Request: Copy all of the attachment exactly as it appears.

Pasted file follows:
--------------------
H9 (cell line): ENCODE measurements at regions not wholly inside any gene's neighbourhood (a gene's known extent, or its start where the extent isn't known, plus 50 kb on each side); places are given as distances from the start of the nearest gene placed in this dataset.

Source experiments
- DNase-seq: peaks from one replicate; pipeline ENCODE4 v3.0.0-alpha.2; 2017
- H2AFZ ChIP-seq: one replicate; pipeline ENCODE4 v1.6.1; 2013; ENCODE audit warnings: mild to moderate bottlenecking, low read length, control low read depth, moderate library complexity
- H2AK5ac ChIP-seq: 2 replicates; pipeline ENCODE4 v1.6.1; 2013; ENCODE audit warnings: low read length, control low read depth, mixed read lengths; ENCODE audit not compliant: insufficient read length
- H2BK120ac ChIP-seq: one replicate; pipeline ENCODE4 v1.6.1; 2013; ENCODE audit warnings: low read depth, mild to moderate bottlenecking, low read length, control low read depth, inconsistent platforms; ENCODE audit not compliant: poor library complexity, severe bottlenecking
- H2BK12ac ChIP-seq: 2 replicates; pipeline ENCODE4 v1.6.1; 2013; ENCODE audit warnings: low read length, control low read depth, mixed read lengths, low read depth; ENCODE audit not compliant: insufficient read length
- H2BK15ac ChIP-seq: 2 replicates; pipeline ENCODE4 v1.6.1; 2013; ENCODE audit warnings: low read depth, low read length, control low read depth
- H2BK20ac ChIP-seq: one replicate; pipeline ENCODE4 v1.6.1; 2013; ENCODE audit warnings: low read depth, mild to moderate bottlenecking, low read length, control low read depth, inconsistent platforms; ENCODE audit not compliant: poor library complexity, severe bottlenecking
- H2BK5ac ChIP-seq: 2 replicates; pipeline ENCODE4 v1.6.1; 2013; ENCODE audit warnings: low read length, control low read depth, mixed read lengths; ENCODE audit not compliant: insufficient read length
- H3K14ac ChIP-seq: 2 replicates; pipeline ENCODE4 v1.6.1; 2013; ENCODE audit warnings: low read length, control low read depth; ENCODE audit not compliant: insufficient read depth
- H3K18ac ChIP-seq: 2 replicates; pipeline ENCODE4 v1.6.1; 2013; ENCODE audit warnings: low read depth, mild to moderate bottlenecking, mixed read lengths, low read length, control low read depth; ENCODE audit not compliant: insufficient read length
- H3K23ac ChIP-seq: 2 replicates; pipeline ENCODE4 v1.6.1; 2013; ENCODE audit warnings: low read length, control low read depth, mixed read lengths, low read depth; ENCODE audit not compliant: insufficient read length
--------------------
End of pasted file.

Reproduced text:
H9 (cell line): ENCODE measurements at regions not wholly inside any gene's neighbourhood (a gene's known extent, or its start where the extent isn't known, plus 50 kb on each side); places are given as distances from the start of the nearest gene placed in this dataset.

Source experiments
- DNase-seq: peaks from one replicate; pipeline ENCODE4 v3.0.0-alpha.2; 2017
- H2AFZ ChIP-seq: one replicate; pipeline ENCODE4 v1.6.1; 2013; ENCODE audit warnings: mild to moderate bottlenecking, low read length, control low read depth, moderate library complexity
- H2AK5ac ChIP-seq: 2 replicates; pipeline ENCODE4 v1.6.1; 2013; ENCODE audit warnings: low read length, control low read depth, mixed read lengths; ENCODE audit not compliant: insufficient read length
- H2BK120ac ChIP-seq: one replicate; pipeline ENCODE4 v1.6.1; 2013; ENCODE audit warnings: low read depth, mild to moderate bottlenecking, low read length, control low read depth, inconsistent platforms; ENCODE audit not compliant: poor library complexity, severe bottlenecking
- H2BK12ac ChIP-seq: 2 replicates; pipeline ENCODE4 v1.6.1; 2013; ENCODE audit warnings: low read length, control low read depth, mixed read lengths, low read depth; ENCODE audit not compliant: insufficient read length
- H2BK15ac ChIP-seq: 2 replicates; pipeline ENCODE4 v1.6.1; 2013; ENCODE audit warnings: low read depth, low read length, control low read depth
- H2BK20ac ChIP-seq: one replicate; pipeline ENCODE4 v1.6.1; 2013; ENCODE audit warnings: low read depth, mild to moderate bottlenecking, low read length, control low read depth, inconsistent platforms; ENCODE audit not compliant: poor library complexity, severe bottlenecking
- H2BK5ac ChIP-seq: 2 replicates; pipeline ENCODE4 v1.6.1; 2013; ENCODE audit warnings: low read length, control low read depth, mixed read lengths; ENCODE audit not compliant: insufficient read length
- H3K14ac ChIP-seq: 2 replicates; pipeline ENCODE4 v1.6.1; 2013; ENCODE audit warnings: low read length, control low read depth; ENCODE audit not compliant: insufficient read depth
- H3K18ac ChIP-seq: 2 replicates; pipeline ENCODE4 v1.6.1; 2013; ENCODE audit warnings: low read depth, mild to moderate bottlenecking, mixed read lengths, low read length, control low read depth; ENCODE audit not compliant: insufficient read length
- H3K23ac ChIP-seq: 2 replicates; pipeline ENCODE4 v1.6.1; 2013; ENCODE audit warnings: low read length, control low read depth, mixed read lengths, low read depth; ENCODE audit not compliant: insufficient read length